1743 Homann Heirs Map of Black Sea Region (Turkey, Asia Minor, Greece, Crimea)

AsieMinevre-homann-1743
$500.00
Carte de l'Asie Mineure ou de la Natolie et du Pont Euxin, tiree des Voyages et des Observations des Anciens et Modernes.  Asiae Minoris Veteris et Novae, itemque Ponti Euxini et Paludis Maeotidis Mappa val Tabula. - Main View
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1743 Homann Heirs Map of Black Sea Region (Turkey, Asia Minor, Greece, Crimea)

AsieMinevre-homann-1743

Highly decorative mid-18th century map of Turkey.
$500.00

Title


Carte de l'Asie Mineure ou de la Natolie et du Pont Euxin, tiree des Voyages et des Observations des Anciens et Modernes. Asiae Minoris Veteris et Novae, itemque Ponti Euxini et Paludis Maeotidis Mappa val Tabula.
  1743 (dated)     20 x 23.5 in (50.8 x 59.69 cm)     1 : 3300000

Description


This is an attractive 1743 map of Asia Minor by the Homann Heirs. The map depicts Turkey and the regions surrounding the Black Sea including parts of modern day Crimea, Romania, Russia, Ukraine, Georgia and Greece. Centered on the Black Sea, extends south to Cyprus and Crete and north to include the Sea of Azov. Notes the ancient Kingdoms of Asia Minor, many of which were Greek colonies or heavily influenced by Greek culture. These include Mysia, Lycia, Pisidia, Cilicia, Phrygia, Pontus, Lydia, Caria, Thynia, Phrygia Minor, Cappadocia, Armenia Minor, etc.

This region saw the development of currency, the conquest of Troy as well as the construction of three of the Ancient World’s Seven Wonders. Highly detailed, it notes important cities rivers, mountains and a host of other topographical features. A large decorative cartouche in the upper left quadrant includes a description with illustrations of a temple, two warriors and other medieval and classical accents.

This map was drawn by Johann Matthias Haas and issued by Homann Heirs in 1743.

CartographerS


Johann Baptist Homann (March 20, 1664 - July 1, 1724) was the most prominent and prolific map publisher of the 18th century. Homann was born in Oberkammlach, a small town near Kammlach, Bavaria, Germany. As a young man, Homann studied in a Jesuit school and nursed ambitions of becoming a Dominican priest. Nonetheless, he converted to Protestantism in 1687, when he was 23. It is not clear where he mastered engraving, but we believe it may have been in Amsterdam. Homann's earliest work we have identified is about 1689, and already exhibits a high degree of mastery. Around 1691, Homann moved to Nuremberg and registered as a notary. By this time, he was already making maps, and very good ones at that. He produced a map of the environs of Nürnberg in 1691/92, which suggests he was already a master engraver. Around 1693, Homann briefly relocated to Vienna, where he lived and studied printing and copper plate engraving until 1695. Until 1702, he worked in Nuremberg in the map trade under Jacob von Sandrart (1630 - 1708) and then David Funck (1642 - 1709). Afterward, he returned to Nuremberg, where, in 1702, he founded the commercial publishing firm that would bear his name. In the next five years, Homann produced hundreds of maps and developed a distinctive style characterized by heavy, detailed engraving, elaborate allegorical cartouche work, and vivid hand color. Due to the lower cost of printing in Germany, the Homann firm could undercut the dominant French and Dutch publishing houses while matching their diversity and quality. By 1715, Homann's rising star caught the attention of the Holy Roman Emperor Charles VI, who appointed him Imperial Cartographer. In the same year, he was also appointed a member of the Royal Academy of Sciences in Berlin. Homann's prestigious title came with several significant advantages, including access to the most up-to-date cartographic information as well as the 'Privilege'. The Privilege was a type of early copyright offered to very few by the Holy Roman Emperor. Though less sophisticated than modern copyright legislation, the Privilege offered limited protection for several years. Most all J. B. Homann maps printed between 1715 and 1730 bear the inscription 'Cum Priviligio' or some variation. Following Homann's death in 1724, the firm's management passed to his son, Johann Christoph Homann (1703 - 1730). J. C. Homann, perhaps realizing that he would not long survive his father, stipulated in his will that the company would be inherited by his two head managers, Johann Georg Ebersberger (1695 - 1760) and Johann Michael Franz (1700 - 1761), and that it would publish only under the name 'Homann Heirs'. This designation, in various forms (Homannsche Heirs, Heritiers de Homann, Lat Homannianos Herod, Homannschen Erben, etc.) appears on maps from about 1731 onwards. The firm continued to publish maps in ever-diminishing quantities until the death of its last owner, Christoph Franz Fembo (1781 - 1848). More by this mapmaker...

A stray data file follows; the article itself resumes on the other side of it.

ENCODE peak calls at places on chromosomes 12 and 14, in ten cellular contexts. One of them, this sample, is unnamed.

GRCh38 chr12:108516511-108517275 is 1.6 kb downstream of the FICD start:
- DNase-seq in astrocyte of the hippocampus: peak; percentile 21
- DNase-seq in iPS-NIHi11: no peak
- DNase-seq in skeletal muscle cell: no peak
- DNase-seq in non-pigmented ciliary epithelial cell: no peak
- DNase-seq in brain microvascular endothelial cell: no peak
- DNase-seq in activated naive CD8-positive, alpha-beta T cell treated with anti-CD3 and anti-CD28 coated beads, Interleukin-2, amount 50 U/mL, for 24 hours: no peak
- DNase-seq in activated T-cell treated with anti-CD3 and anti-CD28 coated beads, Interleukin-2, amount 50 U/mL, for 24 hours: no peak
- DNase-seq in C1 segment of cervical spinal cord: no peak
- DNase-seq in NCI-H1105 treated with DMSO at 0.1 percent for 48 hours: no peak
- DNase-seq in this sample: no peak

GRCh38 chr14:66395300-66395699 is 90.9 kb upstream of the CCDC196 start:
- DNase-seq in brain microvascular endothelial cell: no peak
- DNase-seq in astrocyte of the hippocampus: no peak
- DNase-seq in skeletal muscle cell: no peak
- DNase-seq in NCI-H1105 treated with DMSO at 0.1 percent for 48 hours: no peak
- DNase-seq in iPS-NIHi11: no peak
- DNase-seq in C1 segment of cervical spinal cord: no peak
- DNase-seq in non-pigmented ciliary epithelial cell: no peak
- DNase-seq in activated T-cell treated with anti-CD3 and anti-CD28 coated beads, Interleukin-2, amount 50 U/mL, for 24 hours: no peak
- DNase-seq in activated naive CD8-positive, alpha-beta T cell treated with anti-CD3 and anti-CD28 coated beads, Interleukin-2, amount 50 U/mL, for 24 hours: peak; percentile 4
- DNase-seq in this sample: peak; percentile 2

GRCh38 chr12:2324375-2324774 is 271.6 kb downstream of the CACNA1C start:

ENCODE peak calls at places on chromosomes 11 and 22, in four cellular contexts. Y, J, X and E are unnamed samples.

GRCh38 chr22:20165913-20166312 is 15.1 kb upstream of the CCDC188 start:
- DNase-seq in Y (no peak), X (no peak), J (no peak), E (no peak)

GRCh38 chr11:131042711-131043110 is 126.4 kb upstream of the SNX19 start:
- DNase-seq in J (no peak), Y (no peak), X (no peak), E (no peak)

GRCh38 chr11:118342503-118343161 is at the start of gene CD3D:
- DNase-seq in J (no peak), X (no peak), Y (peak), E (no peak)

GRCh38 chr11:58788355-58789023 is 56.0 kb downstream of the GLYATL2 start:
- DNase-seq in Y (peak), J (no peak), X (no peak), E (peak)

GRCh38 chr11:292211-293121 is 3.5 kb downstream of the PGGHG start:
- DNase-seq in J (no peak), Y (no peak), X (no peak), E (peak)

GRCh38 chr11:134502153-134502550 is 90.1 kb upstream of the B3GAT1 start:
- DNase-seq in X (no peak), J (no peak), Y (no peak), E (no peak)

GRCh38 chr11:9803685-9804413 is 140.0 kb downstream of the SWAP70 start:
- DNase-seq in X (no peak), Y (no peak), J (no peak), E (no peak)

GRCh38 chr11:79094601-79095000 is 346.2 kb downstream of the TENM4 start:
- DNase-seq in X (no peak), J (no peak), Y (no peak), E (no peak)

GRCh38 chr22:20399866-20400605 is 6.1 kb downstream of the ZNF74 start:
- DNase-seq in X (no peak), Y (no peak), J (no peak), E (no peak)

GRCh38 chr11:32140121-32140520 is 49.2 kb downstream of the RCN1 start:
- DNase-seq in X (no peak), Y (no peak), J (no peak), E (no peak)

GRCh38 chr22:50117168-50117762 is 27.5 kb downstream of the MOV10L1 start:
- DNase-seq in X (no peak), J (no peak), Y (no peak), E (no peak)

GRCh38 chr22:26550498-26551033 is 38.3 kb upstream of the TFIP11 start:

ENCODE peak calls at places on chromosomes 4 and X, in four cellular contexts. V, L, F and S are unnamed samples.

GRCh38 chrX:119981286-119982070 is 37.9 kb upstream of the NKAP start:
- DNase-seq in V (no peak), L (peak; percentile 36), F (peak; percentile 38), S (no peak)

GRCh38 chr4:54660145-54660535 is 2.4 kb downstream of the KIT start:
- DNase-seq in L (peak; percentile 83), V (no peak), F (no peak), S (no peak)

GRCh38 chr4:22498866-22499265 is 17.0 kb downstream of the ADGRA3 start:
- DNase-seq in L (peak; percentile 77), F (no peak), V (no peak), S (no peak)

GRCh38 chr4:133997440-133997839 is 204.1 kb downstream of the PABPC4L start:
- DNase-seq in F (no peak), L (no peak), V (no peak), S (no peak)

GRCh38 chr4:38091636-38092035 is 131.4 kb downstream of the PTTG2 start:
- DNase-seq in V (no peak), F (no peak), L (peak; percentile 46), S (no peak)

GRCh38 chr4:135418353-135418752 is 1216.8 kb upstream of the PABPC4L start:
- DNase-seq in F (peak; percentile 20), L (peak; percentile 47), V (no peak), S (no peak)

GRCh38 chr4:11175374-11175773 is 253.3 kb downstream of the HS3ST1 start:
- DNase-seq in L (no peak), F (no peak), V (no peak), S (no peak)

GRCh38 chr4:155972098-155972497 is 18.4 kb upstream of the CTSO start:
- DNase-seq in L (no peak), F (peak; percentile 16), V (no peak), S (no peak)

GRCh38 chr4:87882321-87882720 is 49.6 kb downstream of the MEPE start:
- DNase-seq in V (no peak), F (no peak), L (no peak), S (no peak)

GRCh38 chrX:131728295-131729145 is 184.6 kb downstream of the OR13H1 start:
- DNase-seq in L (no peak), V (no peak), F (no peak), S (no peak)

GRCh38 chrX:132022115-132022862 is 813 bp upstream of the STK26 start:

Johann Matthias (Matyhias) Haas (Hasio, Haase) (Latinized as Johannes Hasius) (January 14, 1684 - September 24, 1742) was a German mathematician, astronomer, and cartographer. Haas was born in Augsburg but is known to have held academic positions in Nuremburg, Leipzig and Wittenberg, where he was a professor of mathematics. He produced several maps for the Homann Heirs firm in addition to several publications of his own. Today is memorialized by a crater on the Moon - Hase Crater. Learn More...

Condition


Very good. Minor wear along original centerfold. Minor creasing. Original platemark visible. Minor foxing. Manuscript notes in pencil along left margin, can be easily erased.

References


OCLC: 842521113.